Darshan at Nathdwara

Sri Nathji Darshan

Mangala-arati begins at 5 am. Darshan continues after the arati. During darshan the mukhiyajis, as the priests here are called, close and open the curtain in front of the Deity several times. There is a story that Sri Nathji once tore his garment while rushing back to the temple to be on time for darshan. From that day on, it has been a custom to blow the conch and then wait several minutes before opening the altar doors. The temple of Sri Nathji is said to be the second richest temple in India, the first being the Balaji temple in Tirupati. The Lord wears a large diamond beneath his lips, which is said to have been a gift from the Muslim emperor, Akbar.

Architecturally, the temple is simple, but the devotees’ enthusiasm is one among the greatest in India. Every day Sri Gopal is offered large quantities of opulent foodstuffs cooked in ghee. The maha-prasada is excellent and can be easily purchased at stalls outside the temple.

When the arati starts, the temple doors open, and everyone just piles in. They may be sophisticated businessmen or whatever, but when it comes time to see the Lord it’s “get in somehow or other”. The hall for darshana (seeing the Deity) has a series of broad step-like platforms gradually going higher toward the back, as in a sports stadium. The entrance is on one side and the exit on the other. Women enter toward the front, men toward the back.

It’s pretty rough and tumble. The temple staff at the doors and by the altar in front constantly move people on, saying, “ChaloJé!” (“Please keep moving”). The sevakas, or assistants, by the altar hang onto ropes with one hand to keep their balance and lean into the crowd, waving cloth gamchäs in the other hand to whisk people on. Everyone is moving, saying their prayers, and at the same time being pushed and shoved. But for a few seconds before you get moved on you get a very nice, close darshana of Srinathji.

The self-manifested Deity of Srinathji appeared, it is said, from a big rock on Govardhana Hill in Vrindävana. Physically, He appears as a bas-relief, the front of His form emerging from the stone. He is dressed with cloth wrapped about Him in a stylish and pleasing manner. His dress is changed several times throughout the day. The weather here, as in most of Rajasthan, is ferociously hot in the summer, cold in the winter. So in summer He is lightly dressed, and on winter mornings at mangala-ärati He is wrapped up so warmly you can only see His face.

Although the temple now has electric lights, torchbearers inside the temple still keep up the tradition of shedding light on the Lord with torches (thick sticks topped with cloth soaked in burning oil). After the mangala-ärati, darshana goes on and on. The mukhiyajés—as the priests here are known—close the curtain in front of the Deity, but everyone cries for more darshana. So the curtain is raised and lowered several times.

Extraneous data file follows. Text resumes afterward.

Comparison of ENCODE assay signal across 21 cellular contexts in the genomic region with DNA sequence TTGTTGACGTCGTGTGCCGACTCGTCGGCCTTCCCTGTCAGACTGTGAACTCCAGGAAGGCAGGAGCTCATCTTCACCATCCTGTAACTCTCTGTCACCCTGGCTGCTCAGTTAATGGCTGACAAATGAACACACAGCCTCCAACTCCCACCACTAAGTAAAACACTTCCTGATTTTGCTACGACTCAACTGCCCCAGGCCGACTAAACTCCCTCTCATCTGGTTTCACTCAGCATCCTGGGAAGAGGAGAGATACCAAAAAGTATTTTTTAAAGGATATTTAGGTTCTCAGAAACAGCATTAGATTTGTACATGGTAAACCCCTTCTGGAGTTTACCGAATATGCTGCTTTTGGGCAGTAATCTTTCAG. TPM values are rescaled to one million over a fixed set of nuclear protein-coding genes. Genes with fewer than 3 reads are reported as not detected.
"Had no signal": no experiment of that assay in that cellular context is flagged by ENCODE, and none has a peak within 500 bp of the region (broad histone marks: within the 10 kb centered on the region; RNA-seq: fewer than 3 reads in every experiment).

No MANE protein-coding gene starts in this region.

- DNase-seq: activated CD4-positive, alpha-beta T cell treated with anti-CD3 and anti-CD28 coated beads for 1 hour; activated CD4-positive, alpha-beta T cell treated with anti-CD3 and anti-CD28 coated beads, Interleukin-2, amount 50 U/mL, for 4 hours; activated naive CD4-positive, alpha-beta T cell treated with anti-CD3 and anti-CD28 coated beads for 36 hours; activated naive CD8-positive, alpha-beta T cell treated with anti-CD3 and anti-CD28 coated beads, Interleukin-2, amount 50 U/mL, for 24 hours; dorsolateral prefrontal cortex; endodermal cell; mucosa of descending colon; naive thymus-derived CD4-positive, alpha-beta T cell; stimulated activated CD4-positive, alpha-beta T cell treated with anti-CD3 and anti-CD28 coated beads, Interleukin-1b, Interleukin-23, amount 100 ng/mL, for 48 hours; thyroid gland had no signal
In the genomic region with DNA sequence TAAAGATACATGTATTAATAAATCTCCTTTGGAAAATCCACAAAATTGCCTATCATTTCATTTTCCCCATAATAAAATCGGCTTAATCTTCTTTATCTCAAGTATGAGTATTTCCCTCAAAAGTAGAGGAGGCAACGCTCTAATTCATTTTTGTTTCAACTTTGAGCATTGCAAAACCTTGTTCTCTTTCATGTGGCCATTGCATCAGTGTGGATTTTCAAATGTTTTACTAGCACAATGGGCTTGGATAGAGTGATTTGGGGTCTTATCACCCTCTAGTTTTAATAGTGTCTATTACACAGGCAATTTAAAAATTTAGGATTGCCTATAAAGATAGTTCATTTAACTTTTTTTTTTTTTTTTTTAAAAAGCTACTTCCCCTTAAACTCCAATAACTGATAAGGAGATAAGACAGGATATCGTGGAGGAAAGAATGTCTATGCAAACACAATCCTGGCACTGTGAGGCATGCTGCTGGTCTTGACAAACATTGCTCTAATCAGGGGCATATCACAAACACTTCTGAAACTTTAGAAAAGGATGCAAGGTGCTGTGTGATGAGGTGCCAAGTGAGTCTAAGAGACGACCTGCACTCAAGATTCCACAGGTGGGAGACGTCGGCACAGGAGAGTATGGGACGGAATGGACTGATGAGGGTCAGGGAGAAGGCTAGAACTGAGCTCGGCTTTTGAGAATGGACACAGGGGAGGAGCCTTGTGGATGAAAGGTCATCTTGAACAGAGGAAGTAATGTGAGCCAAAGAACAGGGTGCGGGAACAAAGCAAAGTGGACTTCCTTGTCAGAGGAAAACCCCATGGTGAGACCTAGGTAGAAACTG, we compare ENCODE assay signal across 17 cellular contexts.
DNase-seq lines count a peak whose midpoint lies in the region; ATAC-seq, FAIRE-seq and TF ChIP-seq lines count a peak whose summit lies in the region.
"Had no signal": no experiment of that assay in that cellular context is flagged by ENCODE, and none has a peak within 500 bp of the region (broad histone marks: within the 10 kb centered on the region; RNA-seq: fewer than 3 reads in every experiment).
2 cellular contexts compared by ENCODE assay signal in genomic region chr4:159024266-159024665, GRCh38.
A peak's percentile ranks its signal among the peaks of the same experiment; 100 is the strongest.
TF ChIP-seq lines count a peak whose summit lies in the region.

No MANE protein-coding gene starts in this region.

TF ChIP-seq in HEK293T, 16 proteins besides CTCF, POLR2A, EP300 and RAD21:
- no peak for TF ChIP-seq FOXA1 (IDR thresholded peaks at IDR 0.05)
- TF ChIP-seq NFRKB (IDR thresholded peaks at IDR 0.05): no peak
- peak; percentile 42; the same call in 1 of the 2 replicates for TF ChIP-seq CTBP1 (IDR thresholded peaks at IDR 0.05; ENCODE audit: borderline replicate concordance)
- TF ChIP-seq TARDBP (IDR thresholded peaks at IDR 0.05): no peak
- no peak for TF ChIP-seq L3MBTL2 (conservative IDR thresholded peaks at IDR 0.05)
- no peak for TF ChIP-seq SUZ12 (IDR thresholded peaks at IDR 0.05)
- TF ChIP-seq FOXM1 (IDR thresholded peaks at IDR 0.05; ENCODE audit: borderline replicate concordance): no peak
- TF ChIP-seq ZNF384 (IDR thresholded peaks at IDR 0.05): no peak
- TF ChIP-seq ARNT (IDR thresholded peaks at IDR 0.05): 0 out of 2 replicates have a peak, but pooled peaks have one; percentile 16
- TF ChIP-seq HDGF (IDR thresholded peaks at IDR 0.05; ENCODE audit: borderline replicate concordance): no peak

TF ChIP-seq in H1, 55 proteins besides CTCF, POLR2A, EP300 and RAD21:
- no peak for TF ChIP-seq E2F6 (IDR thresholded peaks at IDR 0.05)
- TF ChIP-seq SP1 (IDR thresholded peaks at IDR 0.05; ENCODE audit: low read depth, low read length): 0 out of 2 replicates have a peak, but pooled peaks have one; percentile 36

Finally the mukhiyajés close the door, but still people clamour for more darshana, and so it is opened again. People call out names of the Lord, “Jaya Känäiyäläla! Jaya Vamsidhari!” Then the door is finally closed, and a curtain made of bamboo is let down in front of it, and that’s the end.

People at once offer obeisances and then take up brooms to sweep the temple and the adjoining courtyards. You can see that the people sweeping are not temple staff. They’re people who have taken up the work in the mood of sevä, devotional service.

The temple priests are all followers of Vallabhacarya, who was born in 1479.His son Sri Vitthalanathji raised the worship of Sri Nathji to a very high standard. The temple is under the management of the main acharya (spiritual leader) of the Vallabha-sampradaya, called the Tilakayata. He is the head of the temple. Once, when Sri Vallabhacarya defeated a large group of impersonalist scholars at Vidyanagar, King Krishnadeva Raya presented him with a gift of many gold coins. Sri Vallabhacarya gave most of these to the local Brahmins and kept only seven. Those seven coins were then made into an ornament for Sri Nathji. The Deity still wears it today.

The temple owns nice Goshala-worth visiting -with over 500 cows. One of the cows is called “Sri Nathji’s cow,” and she comes from a lineage that has served the Deity for generations. The milk from this cow is offered only to Sri Nathji to drink.